This gap in knowledge was one of my biggest surprises as an entrepreneur, because there was just so much to know—so much so that, at first, I didn’t even know what I didn’t know. Mentors and advisers were essential in educating me along the way.

7. If anything were to get in the way of starting a business, what would it be?

Answer this honestly. It’s essential to do so if you want to anticipate and plan accordingly.

I’ve heard answers such as “my lack of knowledge about this market,” “my discomfort with selling,” “that I have no investment money” and “second-guessing myself.” If selling your ideas or products makes you uncomfortable and you are about to start a business that will require you to do so, you have some options:

  • Get help to dramatically improve your skills and your comfort level
  • Partner with someone who does this well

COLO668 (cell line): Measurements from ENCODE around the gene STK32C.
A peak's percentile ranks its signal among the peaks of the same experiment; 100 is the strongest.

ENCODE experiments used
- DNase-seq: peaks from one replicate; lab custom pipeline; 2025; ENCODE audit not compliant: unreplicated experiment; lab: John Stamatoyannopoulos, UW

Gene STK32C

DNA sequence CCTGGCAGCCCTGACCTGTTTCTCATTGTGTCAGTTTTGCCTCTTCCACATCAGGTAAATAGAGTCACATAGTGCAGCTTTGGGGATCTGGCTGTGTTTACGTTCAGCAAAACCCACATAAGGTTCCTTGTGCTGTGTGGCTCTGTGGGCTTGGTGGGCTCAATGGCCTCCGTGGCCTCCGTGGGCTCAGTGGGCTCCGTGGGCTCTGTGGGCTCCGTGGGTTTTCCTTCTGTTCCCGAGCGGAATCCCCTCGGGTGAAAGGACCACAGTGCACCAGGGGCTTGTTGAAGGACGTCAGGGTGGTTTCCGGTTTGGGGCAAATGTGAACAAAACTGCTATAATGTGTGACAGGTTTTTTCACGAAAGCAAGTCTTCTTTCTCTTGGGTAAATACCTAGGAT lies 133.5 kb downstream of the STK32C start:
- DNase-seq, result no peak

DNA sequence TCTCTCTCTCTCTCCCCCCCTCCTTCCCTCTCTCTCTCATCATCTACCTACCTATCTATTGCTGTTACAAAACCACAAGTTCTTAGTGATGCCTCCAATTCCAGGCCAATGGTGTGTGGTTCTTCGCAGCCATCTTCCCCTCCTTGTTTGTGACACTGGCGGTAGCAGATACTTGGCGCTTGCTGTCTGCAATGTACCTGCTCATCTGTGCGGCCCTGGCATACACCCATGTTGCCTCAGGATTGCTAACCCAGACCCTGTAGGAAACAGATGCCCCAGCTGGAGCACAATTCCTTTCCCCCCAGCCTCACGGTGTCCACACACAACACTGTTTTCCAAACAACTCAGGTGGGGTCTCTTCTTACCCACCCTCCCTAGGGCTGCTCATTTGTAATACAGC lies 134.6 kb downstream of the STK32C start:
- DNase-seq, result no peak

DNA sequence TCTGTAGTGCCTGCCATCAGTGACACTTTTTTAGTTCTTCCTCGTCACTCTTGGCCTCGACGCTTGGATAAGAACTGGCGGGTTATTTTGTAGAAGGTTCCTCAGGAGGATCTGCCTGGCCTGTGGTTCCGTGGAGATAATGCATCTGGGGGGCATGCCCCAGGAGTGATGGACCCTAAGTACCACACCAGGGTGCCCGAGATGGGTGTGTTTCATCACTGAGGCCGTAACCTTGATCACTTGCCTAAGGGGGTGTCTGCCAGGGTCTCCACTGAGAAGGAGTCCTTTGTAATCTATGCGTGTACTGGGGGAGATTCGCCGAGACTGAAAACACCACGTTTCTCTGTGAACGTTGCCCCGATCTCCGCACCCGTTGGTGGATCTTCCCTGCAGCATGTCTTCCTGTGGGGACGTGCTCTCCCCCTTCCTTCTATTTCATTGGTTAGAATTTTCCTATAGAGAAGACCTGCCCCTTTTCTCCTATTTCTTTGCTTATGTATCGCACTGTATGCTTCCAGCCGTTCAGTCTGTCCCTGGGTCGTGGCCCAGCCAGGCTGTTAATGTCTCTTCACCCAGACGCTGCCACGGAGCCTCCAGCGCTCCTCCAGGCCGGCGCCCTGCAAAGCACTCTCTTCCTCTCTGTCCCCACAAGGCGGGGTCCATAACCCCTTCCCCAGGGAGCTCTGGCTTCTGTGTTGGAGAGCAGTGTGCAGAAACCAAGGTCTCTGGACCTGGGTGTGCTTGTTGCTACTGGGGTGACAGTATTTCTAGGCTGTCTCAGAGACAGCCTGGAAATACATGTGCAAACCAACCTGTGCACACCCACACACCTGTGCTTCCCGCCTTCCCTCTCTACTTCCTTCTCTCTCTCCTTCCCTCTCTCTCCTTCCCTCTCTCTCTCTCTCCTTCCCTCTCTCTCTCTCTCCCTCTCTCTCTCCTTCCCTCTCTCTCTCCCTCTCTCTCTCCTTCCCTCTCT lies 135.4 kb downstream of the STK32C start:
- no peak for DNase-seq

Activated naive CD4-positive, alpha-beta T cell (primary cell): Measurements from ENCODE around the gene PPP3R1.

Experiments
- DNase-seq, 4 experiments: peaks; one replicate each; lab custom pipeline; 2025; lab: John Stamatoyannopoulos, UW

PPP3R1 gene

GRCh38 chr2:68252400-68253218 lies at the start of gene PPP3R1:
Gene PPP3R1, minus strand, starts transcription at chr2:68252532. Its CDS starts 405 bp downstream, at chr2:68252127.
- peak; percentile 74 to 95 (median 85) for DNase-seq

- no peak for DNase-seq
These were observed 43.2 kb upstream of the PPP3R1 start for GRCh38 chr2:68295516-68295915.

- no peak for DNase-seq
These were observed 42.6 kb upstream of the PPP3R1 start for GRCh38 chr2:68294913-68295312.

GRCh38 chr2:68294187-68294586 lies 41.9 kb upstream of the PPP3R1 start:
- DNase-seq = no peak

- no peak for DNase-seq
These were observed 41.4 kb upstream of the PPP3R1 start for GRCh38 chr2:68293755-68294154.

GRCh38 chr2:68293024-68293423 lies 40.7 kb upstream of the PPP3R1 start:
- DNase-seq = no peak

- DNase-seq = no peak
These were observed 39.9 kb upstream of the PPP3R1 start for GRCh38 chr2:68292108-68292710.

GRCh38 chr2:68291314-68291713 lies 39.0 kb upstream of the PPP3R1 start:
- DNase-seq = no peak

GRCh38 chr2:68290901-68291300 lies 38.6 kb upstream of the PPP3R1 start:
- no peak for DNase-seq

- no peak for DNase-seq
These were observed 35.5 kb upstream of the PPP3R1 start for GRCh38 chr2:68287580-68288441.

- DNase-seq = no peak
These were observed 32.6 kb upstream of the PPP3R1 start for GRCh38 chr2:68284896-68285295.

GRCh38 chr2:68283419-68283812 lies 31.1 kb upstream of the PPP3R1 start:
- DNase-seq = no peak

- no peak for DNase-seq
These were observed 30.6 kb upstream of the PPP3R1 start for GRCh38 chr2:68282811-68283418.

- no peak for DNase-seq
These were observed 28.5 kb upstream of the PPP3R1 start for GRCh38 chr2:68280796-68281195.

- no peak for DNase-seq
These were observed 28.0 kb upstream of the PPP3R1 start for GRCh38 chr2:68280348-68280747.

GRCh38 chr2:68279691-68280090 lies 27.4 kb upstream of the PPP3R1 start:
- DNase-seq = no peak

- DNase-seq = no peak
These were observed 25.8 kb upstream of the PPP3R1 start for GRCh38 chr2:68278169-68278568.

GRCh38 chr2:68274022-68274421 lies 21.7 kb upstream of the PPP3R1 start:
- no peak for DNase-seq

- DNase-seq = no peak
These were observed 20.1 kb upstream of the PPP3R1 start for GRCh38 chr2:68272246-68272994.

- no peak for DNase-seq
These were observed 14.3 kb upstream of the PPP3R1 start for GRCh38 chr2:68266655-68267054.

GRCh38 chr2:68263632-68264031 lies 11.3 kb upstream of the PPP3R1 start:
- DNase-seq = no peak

• Regroup on your plans

Just don’t overlook this question. Leaving this unaddressed will guarantee the problem will reappear again in the future. This is not as tough as going on Shark Tank, but finding the answers will take some thought and work.

Follow your dreams. Take risks. Be bold. But also make sure to be smart, plan and get the advice you need. It’s not one or the other. This balance of dreaming and planning is what successful business owners do.

This article was published in April 2013 and has been updated. Photo by Prostock-studio/Shutterstock

Patti Johnson is a career and workplace expert and the CEO of PeopleResults, a change and human resources consulting firm she founded in 2004. Previously, she was a senior executive at Accenture and has been recently featured as an expert in The Wall Street Journal, The New York Times, NBC, Money Magazine and Working Mother. Patti is also an instructor for SMU Executive Education and a keynote speaker on “Leading Change.” Her first book, Make Waves: Be the One to Start Change at Work & in Life, hit shelves in May 2014. Visit her website at